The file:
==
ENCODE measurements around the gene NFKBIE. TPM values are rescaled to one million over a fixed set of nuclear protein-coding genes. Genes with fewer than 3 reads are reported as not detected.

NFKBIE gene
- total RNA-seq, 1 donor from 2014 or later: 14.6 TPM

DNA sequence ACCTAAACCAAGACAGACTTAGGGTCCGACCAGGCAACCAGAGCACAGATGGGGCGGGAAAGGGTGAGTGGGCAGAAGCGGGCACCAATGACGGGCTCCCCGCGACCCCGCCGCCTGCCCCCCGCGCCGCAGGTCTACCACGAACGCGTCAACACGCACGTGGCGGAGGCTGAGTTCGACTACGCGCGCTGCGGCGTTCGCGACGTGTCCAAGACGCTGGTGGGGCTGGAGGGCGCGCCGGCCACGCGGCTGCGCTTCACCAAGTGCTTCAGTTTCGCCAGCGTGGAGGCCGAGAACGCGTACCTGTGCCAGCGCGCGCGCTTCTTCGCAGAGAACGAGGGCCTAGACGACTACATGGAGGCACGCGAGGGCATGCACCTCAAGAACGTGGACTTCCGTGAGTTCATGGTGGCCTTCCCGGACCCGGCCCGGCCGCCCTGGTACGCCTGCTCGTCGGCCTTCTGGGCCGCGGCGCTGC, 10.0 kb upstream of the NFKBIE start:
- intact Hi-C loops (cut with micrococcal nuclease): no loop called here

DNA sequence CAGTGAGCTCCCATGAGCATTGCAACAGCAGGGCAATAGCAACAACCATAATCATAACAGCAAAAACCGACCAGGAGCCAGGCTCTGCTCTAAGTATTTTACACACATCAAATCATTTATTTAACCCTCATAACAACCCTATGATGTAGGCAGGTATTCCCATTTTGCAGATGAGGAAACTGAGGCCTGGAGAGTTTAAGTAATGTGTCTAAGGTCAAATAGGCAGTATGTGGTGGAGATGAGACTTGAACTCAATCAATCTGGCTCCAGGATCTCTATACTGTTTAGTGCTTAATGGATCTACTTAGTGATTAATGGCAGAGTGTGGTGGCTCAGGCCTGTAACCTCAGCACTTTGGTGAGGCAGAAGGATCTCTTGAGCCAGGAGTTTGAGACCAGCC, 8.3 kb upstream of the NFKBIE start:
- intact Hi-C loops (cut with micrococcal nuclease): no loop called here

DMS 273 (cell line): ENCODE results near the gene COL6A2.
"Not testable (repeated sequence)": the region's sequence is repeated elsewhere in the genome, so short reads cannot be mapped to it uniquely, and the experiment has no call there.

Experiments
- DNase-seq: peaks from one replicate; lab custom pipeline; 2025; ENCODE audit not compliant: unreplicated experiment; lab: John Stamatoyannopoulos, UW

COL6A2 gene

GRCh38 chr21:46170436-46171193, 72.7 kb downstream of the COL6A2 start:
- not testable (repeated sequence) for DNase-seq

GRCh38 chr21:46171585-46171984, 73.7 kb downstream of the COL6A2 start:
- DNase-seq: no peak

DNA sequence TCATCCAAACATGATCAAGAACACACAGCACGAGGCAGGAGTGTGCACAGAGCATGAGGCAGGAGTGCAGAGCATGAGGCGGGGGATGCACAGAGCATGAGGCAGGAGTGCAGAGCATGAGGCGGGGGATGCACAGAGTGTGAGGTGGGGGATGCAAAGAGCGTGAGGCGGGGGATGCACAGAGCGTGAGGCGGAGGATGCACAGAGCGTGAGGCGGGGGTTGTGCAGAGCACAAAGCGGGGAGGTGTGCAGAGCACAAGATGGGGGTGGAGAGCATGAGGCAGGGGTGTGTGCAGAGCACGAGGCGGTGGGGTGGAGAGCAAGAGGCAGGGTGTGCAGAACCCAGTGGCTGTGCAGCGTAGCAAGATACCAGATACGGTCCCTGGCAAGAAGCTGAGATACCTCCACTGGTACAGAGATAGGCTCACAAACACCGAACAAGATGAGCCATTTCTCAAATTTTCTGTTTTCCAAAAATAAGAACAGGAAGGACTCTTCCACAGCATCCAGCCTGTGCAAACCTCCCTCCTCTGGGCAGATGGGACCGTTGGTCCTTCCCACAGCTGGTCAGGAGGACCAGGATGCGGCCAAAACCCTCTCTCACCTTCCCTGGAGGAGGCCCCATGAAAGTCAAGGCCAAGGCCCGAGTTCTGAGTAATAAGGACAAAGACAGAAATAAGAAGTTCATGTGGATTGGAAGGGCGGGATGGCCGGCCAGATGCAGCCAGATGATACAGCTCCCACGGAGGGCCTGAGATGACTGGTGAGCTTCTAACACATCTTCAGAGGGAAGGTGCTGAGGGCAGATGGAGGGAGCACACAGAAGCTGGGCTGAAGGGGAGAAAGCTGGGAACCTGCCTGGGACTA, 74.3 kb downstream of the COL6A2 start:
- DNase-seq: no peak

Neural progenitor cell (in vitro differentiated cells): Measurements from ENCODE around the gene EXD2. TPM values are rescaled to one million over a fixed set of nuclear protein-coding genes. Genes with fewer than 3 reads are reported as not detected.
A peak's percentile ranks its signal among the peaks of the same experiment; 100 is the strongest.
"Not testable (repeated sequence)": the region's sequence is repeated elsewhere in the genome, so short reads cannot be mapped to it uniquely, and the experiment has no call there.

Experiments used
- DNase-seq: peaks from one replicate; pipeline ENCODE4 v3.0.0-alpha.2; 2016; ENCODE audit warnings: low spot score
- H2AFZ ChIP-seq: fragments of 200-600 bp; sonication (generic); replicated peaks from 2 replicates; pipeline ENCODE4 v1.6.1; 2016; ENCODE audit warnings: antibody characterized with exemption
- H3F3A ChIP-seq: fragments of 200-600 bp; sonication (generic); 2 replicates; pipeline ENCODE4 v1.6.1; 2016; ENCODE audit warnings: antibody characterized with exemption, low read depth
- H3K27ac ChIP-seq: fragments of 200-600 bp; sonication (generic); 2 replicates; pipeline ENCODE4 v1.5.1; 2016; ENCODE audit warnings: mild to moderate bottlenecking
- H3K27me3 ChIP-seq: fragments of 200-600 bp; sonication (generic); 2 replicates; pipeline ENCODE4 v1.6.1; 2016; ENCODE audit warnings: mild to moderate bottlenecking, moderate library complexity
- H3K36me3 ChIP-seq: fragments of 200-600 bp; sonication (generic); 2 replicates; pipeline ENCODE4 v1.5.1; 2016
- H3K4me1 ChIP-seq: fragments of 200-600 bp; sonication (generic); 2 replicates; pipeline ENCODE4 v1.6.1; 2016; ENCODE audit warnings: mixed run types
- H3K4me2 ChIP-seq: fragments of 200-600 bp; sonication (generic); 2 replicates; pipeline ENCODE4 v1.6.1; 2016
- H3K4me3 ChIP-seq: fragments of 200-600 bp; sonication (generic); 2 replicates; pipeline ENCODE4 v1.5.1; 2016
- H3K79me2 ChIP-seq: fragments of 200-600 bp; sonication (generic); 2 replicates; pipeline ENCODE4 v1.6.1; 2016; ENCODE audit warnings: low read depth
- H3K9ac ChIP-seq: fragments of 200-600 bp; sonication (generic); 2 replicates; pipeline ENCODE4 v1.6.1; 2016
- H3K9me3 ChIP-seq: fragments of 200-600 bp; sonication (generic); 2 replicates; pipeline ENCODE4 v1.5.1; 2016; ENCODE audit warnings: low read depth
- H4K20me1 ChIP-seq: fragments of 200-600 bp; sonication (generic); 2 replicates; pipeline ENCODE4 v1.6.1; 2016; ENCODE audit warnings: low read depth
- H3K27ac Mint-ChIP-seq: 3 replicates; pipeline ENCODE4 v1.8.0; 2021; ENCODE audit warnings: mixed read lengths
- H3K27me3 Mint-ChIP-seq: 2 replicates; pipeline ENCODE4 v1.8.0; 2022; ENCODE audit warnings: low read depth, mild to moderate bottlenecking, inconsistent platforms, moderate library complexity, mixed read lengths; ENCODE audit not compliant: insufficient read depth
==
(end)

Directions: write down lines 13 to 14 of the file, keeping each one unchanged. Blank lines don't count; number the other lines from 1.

GRCh38 chr21:46170436-46171193, 72.7 kb downstream of the COL6A2 start:
- not testable (repeated sequence) for DNase-seq